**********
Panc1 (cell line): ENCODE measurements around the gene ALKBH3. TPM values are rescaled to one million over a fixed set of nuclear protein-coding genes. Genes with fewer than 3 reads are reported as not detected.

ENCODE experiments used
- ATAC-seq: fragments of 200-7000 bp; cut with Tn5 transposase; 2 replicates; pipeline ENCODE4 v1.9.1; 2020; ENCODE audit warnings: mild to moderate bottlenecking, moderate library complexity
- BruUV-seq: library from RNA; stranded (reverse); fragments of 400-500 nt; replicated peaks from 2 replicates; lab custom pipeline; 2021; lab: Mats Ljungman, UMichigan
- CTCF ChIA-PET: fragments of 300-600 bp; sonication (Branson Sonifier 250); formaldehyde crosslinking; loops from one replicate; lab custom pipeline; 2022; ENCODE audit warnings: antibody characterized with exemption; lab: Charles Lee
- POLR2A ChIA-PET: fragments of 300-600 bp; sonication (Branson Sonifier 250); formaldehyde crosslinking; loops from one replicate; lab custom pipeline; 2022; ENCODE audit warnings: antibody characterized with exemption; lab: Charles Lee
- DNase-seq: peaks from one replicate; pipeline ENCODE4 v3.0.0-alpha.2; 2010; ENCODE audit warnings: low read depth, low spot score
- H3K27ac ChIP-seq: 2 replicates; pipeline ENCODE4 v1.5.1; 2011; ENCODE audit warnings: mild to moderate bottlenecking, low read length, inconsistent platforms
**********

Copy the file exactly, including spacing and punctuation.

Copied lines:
Panc1 (cell line): ENCODE measurements around the gene ALKBH3. TPM values are rescaled to one million over a fixed set of nuclear protein-coding genes. Genes with fewer than 3 reads are reported as not detected.

ENCODE experiments used
- ATAC-seq: fragments of 200-7000 bp; cut with Tn5 transposase; 2 replicates; pipeline ENCODE4 v1.9.1; 2020; ENCODE audit warnings: mild to moderate bottlenecking, moderate library complexity
- BruUV-seq: library from RNA; stranded (reverse); fragments of 400-500 nt; replicated peaks from 2 replicates; lab custom pipeline; 2021; lab: Mats Ljungman, UMichigan
- CTCF ChIA-PET: fragments of 300-600 bp; sonication (Branson Sonifier 250); formaldehyde crosslinking; loops from one replicate; lab custom pipeline; 2022; ENCODE audit warnings: antibody characterized with exemption; lab: Charles Lee
- POLR2A ChIA-PET: fragments of 300-600 bp; sonication (Branson Sonifier 250); formaldehyde crosslinking; loops from one replicate; lab custom pipeline; 2022; ENCODE audit warnings: antibody characterized with exemption; lab: Charles Lee
- DNase-seq: peaks from one replicate; pipeline ENCODE4 v3.0.0-alpha.2; 2010; ENCODE audit warnings: low read depth, low spot score
- H3K27ac ChIP-seq: 2 replicates; pipeline ENCODE4 v1.5.1; 2011; ENCODE audit warnings: mild to moderate bottlenecking, low read length, inconsistent platforms